In any case, in setting DNT-1 on by default, IE10 is non-compliant with the standard (so I don't see how you could pin that one on the W3C) and, moreover, at the moment it appears the working group is leaning towards a standard that permits servers to ignore any DNT-1 signal they feel is non-compliant.

CM:  To be clear, I have not pinned Microsoft's implementation of DNT on the W3C.  Conversely, I support and applaud all working group efforts to denounce such default settings of DNT.  In my opinion, the setting of DNT by default is a fatal flaw for the success of the currently proposed mechanism and program. As many smart folks on this forum have already pointed out, it's probably not practical in practice to simply ignore some DNT signals and not others, based on assumptions that certain users associated with particular non-compliant user agents did not make their settings consciously and/or were not armed with relevant information to make an informed decision.  Under the currently proposed binary DNT mechanism, there is no way for publishers/ad-networks/advertisers/etc. to know if the consumer made the setting themselves.  So if an IE10 user turns off the default DNT, then later turns it on, there is no way to distinguish that user from others who have not manipulated the default setting.  There is also no way to audit this setting of the mechanism.  As such, those companies who chose to "honor" this voluntary DNT spec, will likely have to honor all DNT requests, no matter how they were set.  OR conversely, not honor any DNT signals, pointing to a clear market inconsistency in how DNT is set, with no technical mechanism available to determine the validity of consumer preference.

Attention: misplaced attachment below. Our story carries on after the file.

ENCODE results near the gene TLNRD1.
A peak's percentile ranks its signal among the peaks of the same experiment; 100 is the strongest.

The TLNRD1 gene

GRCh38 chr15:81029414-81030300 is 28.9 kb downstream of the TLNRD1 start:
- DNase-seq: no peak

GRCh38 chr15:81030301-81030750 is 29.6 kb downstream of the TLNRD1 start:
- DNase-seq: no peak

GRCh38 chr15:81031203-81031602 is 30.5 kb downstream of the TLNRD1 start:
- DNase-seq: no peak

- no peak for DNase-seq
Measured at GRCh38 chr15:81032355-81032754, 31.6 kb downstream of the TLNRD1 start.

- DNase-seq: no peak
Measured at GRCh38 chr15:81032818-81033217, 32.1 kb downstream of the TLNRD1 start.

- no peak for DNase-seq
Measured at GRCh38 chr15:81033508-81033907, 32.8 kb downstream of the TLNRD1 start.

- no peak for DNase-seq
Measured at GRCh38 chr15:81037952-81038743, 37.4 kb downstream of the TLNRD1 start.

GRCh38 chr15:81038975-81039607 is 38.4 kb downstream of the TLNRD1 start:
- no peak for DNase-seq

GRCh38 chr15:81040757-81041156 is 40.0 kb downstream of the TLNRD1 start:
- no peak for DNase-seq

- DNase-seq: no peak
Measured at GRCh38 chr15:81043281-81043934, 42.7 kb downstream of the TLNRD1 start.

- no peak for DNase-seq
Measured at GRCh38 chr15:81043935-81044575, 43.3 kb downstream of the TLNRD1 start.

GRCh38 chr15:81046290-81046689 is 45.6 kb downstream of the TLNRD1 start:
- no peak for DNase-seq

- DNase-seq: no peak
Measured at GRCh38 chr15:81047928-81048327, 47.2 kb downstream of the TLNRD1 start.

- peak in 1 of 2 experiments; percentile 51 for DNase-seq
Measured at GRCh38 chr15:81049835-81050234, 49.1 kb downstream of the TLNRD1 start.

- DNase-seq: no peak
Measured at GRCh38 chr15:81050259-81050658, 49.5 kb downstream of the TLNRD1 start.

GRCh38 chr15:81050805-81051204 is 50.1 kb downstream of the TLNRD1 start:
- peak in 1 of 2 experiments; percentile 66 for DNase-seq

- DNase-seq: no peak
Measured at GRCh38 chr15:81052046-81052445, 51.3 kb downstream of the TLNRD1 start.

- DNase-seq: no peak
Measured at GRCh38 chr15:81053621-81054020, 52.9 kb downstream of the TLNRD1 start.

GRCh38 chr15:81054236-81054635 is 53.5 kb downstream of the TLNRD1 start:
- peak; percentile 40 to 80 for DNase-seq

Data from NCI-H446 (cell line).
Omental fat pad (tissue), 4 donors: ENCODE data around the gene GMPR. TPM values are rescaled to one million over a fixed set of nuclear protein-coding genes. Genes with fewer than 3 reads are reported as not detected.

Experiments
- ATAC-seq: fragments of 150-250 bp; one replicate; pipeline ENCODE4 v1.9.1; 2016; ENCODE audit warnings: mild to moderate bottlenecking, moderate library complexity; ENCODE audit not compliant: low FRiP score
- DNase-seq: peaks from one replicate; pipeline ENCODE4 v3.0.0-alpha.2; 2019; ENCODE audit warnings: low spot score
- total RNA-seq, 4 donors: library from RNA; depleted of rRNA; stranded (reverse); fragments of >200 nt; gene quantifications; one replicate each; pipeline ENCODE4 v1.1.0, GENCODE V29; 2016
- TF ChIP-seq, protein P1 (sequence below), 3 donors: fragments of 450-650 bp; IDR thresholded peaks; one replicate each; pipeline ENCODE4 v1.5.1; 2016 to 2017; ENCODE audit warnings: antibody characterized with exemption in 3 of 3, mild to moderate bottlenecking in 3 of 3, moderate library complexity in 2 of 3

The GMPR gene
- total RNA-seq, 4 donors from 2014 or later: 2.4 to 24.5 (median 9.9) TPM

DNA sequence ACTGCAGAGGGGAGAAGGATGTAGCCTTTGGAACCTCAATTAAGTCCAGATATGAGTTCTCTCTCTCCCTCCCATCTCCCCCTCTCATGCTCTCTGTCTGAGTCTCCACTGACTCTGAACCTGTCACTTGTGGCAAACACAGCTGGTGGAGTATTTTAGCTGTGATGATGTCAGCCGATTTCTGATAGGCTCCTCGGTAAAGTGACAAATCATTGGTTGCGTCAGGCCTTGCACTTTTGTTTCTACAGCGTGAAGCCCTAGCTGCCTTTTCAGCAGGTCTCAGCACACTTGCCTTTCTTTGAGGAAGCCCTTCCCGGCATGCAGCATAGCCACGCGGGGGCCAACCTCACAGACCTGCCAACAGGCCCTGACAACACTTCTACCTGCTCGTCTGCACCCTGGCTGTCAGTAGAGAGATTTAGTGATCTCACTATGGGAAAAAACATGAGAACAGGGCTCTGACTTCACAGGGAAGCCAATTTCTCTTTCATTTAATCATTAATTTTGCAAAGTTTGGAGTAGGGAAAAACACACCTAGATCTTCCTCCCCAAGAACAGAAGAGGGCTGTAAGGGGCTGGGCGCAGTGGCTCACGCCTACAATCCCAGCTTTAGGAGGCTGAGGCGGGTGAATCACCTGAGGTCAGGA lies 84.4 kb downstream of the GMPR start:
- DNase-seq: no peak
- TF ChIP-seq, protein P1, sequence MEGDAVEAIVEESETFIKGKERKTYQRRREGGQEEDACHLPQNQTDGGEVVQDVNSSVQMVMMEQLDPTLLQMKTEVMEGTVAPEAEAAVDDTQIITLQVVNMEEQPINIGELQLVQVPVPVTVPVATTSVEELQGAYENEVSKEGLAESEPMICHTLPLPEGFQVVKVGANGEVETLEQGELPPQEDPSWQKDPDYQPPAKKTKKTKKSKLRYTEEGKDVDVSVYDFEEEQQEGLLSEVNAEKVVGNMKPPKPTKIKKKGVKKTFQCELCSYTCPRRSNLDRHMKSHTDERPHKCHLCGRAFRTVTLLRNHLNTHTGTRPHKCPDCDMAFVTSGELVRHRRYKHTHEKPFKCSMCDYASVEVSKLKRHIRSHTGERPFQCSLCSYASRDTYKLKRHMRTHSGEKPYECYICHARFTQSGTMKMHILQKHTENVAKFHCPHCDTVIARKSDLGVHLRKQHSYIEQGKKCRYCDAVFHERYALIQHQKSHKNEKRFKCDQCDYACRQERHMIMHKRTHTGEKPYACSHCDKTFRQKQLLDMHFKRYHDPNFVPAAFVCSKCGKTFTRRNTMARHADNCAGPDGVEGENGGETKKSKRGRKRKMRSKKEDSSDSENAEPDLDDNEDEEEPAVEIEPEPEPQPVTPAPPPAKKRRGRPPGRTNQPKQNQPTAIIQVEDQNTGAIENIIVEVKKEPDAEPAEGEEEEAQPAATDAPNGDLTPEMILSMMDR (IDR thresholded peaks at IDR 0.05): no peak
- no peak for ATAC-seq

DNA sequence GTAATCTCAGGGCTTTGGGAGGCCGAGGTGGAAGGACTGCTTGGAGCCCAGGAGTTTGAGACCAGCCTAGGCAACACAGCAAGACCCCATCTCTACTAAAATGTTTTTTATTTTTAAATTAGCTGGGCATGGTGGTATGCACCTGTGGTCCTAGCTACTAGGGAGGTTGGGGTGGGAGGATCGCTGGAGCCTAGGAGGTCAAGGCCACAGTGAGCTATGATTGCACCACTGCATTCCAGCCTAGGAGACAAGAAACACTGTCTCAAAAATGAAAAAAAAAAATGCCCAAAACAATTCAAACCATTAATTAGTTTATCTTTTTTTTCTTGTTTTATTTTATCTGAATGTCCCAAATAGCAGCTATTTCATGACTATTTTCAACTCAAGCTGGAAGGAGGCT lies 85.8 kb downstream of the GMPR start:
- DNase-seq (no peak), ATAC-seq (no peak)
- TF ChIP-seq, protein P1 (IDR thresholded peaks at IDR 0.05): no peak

To summarize, many companies may choose not to honor this voluntary DNT specification at all, based on the systemic fatal flaw outlined above.  I don't see that as a particularly good outcome, but I understand and appreciate why companies may be forced to make such an unfortunate choice:  in the US, if a company states they will honor the DNT spec/signal, they are potentially opening themselves up to regulatory enforcement (i.e. FTC, State AGs, etc.) and private litigation for cases brought by or in the name of users that feel their DNT request was not adequately honored.  Simply ignoring some DNT signals (no matter the rationale), under the currently proposed mechanism, likely leads to this legal exposure.

Going back to the F-caps, since we're talking about third parties a specific user has had little interaction with, I do not think it is unreasonable for a user who sends out a signal -- 'do not track me' -- to presume that this means they will not be tracked. Allowing user identification for the purpose of F-caps means allowing tracking or, alternatively, makes it impossible to ensure non-tracking at the user end.

It could be that some might feel the marginal benefit of adopting a method of F-capping that does not require tracking is not meritorious. But making this assessment is a two step process. The first step is to outline the most feasible means of achieving the objective. Step two is to weigh the costs of that objective against any perceived benefit. We can't really do step 2 properly without doing step 1 first. If step 1 is impossible, it would be good to hear why some of the methods that have already been proposed are impossible or to what extent they're inadequate.

CM:  I think you missed a step.  Step 1 should be to identify an actual problem to solve for.  Until you have identified that actual harm has been done to consumers through this practice, we are only solving for theoretical potential threats.  Once you quantify and thus qualify the potential harm, based on real documented experience, THEN I think everyone can asses if we need to solve for the potential.

Just because I heard someone say that they sighted a unicorn, doesn't mean that I should rush out to build a unicorn farm.  Before I go to all the trouble and expense of building my unicorn farm, I will probably take the very balanced and reasonable steps of validating the actual existence of unicorns.  Call me crazy if you like.

Best,
Tamir

Received on Thursday, 12 July 2012 16:23:47 UTC